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Category: Delivery Improvement

Delivery reflects recipient desires

Ken has an article today about how Pro Flowers managed to get their mail out of the bulk folder at Gmail by asking their recipients for help. This year, ProFlowers apparently took into account Gmail’s use of sender reputation and user engagement in its spam filtering rules by using subject lines, such as: “Gmail Customer […]

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The 500 mile email

This is a great story from Trey Harris about a real email delivery issue from the mid 1990s. Here’s a problem that sounded impossible…  I almost regret posting the story to a wide audience, because it makes a great tale over drinks at a conference. :-)  The story is slightly altered in order to protect […]

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Gathering data at subscription time

I recently received a survey from my Congressional Representative. She wanted to know what I wanted her to focus on in the coming year. I decided to go ahead and answer the survey, as I have some rather strong opinions on some of the stuff happening in Congress these days. The email itself was pretty […]

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DKIM deployment challenges

Cloudmark has an interesting blog post pointing out some of the challenges of signing mail with DKIM in a large company with a diverse mail system.

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About that Junk Folder

I use a pretty standard mail filtering setup – a fairly vanilla SpamAssassin setup on the front end, combined with naive bayesian content filters in my mail client. So I don’t reject any mail, it just ends up in one of my inboxes or a junk folder. And I have a mix of normal consumer […]

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IP reputation and the bulk folder

I’ve spent much of today talking to various people about IP reputation and bulk foldering. It’s an interesting topic, and one that has changed quite a bit in the past few months. Here are a few of the things I said on the topic. Generally IPs that the ISP has not seen traffic from before […]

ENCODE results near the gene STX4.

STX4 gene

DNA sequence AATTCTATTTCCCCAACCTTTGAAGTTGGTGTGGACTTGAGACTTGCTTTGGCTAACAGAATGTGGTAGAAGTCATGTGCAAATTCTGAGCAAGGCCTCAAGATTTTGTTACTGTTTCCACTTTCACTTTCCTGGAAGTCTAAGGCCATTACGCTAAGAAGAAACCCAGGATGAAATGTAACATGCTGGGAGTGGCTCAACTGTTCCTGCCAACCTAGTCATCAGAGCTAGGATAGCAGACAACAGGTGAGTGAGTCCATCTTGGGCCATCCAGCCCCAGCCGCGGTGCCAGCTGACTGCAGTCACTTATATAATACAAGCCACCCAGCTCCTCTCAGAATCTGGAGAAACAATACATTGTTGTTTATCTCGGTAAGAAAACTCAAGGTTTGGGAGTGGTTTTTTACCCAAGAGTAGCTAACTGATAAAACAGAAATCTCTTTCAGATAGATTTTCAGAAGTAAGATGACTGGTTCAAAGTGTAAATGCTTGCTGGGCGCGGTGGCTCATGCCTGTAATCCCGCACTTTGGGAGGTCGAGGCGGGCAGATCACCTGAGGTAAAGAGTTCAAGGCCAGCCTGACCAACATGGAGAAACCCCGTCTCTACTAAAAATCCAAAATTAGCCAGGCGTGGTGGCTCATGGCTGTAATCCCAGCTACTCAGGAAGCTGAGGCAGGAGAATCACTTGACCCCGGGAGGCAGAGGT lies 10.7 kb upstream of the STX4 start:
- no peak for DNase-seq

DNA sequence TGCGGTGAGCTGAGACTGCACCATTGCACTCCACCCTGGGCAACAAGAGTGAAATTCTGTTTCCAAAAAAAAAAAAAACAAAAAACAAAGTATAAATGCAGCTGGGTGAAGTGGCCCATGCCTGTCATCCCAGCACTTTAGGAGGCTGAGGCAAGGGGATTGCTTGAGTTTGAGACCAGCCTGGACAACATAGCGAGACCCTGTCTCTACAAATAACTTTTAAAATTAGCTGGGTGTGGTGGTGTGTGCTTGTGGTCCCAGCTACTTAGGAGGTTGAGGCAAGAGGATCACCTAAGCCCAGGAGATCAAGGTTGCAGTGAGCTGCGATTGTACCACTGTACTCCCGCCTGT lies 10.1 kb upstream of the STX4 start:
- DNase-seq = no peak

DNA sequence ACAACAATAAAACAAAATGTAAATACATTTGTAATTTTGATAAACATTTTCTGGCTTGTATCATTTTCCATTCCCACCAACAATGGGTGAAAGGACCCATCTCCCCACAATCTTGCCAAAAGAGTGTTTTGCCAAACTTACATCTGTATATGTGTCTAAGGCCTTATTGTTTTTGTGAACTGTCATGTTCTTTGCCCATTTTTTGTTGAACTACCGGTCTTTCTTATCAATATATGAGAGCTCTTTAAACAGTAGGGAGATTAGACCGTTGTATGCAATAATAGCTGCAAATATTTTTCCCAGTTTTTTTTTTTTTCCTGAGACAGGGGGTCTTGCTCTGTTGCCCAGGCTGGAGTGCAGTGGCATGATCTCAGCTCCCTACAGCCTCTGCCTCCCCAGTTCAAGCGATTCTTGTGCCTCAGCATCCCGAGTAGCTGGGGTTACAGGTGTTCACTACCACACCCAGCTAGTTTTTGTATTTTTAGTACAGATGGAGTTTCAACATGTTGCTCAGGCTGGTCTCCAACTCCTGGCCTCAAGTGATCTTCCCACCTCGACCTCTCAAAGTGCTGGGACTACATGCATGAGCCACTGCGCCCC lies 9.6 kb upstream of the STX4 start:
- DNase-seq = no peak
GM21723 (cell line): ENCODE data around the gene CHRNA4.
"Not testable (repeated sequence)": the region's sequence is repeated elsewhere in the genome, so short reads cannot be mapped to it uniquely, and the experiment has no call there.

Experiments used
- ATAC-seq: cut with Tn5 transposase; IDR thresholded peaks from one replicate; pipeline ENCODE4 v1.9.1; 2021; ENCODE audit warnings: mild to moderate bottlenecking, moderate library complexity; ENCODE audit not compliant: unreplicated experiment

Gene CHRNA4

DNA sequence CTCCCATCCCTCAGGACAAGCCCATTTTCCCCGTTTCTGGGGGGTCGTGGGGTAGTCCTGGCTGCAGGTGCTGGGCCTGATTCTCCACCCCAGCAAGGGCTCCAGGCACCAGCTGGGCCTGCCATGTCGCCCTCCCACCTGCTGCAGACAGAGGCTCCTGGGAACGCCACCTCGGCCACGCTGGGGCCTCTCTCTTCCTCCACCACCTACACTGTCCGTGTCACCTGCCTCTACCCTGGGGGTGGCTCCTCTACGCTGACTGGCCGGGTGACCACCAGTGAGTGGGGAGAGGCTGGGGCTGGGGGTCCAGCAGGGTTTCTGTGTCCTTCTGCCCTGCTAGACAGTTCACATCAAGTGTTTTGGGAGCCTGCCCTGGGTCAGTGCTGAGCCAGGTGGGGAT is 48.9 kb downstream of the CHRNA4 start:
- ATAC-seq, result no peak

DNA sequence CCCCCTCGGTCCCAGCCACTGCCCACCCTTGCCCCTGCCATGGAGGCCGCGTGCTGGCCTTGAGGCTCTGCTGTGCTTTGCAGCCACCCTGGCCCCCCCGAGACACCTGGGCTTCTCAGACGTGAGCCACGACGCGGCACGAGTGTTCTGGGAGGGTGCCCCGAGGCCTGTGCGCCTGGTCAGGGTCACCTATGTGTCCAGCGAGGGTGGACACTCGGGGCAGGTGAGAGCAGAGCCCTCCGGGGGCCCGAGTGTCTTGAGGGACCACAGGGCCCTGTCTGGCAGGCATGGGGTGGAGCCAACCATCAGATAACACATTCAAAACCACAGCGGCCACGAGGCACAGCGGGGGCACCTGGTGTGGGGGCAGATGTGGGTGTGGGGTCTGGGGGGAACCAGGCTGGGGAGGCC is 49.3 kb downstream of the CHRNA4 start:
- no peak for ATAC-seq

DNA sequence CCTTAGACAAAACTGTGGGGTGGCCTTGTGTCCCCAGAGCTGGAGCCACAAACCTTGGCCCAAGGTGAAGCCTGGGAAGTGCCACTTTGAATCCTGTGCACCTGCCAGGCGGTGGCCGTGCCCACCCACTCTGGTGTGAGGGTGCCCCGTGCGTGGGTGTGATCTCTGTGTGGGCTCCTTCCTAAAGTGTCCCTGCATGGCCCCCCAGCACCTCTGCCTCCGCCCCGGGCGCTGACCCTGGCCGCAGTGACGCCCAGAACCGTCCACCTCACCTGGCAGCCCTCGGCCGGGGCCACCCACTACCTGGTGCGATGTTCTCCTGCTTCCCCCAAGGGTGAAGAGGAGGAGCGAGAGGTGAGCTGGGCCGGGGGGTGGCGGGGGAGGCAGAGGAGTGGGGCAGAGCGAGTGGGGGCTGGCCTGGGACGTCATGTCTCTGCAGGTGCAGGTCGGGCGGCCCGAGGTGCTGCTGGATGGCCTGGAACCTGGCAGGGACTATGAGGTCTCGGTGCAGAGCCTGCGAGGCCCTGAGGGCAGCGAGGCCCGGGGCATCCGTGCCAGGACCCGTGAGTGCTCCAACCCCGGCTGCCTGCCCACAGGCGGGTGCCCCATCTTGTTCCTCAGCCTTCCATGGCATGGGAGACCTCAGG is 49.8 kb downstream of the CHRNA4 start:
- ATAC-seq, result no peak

6 Comments

How do I know you’re spamming?

There are a number of reasons I know that mail coming into my mailbox is spam. I get 15 copies. There are a lot of spammers out there who buy and scrape addresses and don’t do even the simplest of de-duping. Send multiple copies to a single address, you’re probably spamming. I get mail to […]

2 Comments

URL Shortening and Email

Any time you put a URL in mail you send out, you’re sharing the reputation of everyone who uses URLs with that hostname. So if other people send unwanted email that has the same URL in it that can cause your mail to be blocked or sent to the bulk folder. That has a bunch […]

7 Comments

Bit.ly gets you Blocked

URL shorteners, like bit.ly, moby.to and tinyurl.com, do three things: Make a URL shorter Track clicks on the URL Hide the destination URL Making URLs shorter was their original role, and it’s why they’re so common in media where the raw URL is visible to the recipient – instant messaging, twitter and other microblogs, and […]

18 Comments

It’s Wednesday – do you know where your sales staff are?

I received an email yesterday with the subject “Please confirm your lunch reservation”. It didn’t look like a typical spam subject line, but wasn’t from anywhere I recognized. I take a look. I’ve reserved a seat for you (and up to 2 guests from Word) at your choice of upcoming, complimentary lunch seminars that I […]

2 Comments
  • AOL compromise

    Lots of reports today of a security problem at AOL where accounts are sending spam, or are being spoofed in spam runs or something. Details are hazy, but there seems to be quite a bit of noise surrounding this incident. AOL hasn't provided any information as of yet as to what is going on.4 Comments


  • ReturnPath on DMARC+Yahoo

    Over at ReturnPath Christine has an excellent non-technical summary of the DMARC+Yahoo situation, along with some solid recommendations for what actions you might take to avoid the operational problems it can cause.No Comments


  • AOL problems

    Lots of people are reporting ongoing (RTR:GE) messages from AOL today.  This indicates the AOL mail servers are having problems and can't accept mail. This has nothing to do with spam, filtering or malicious email. This is simply their servers aren't functioning as well as they should be and so AOL can't accept all the mail thrown at them. These types of blocks resolve themselves. 1 Comment


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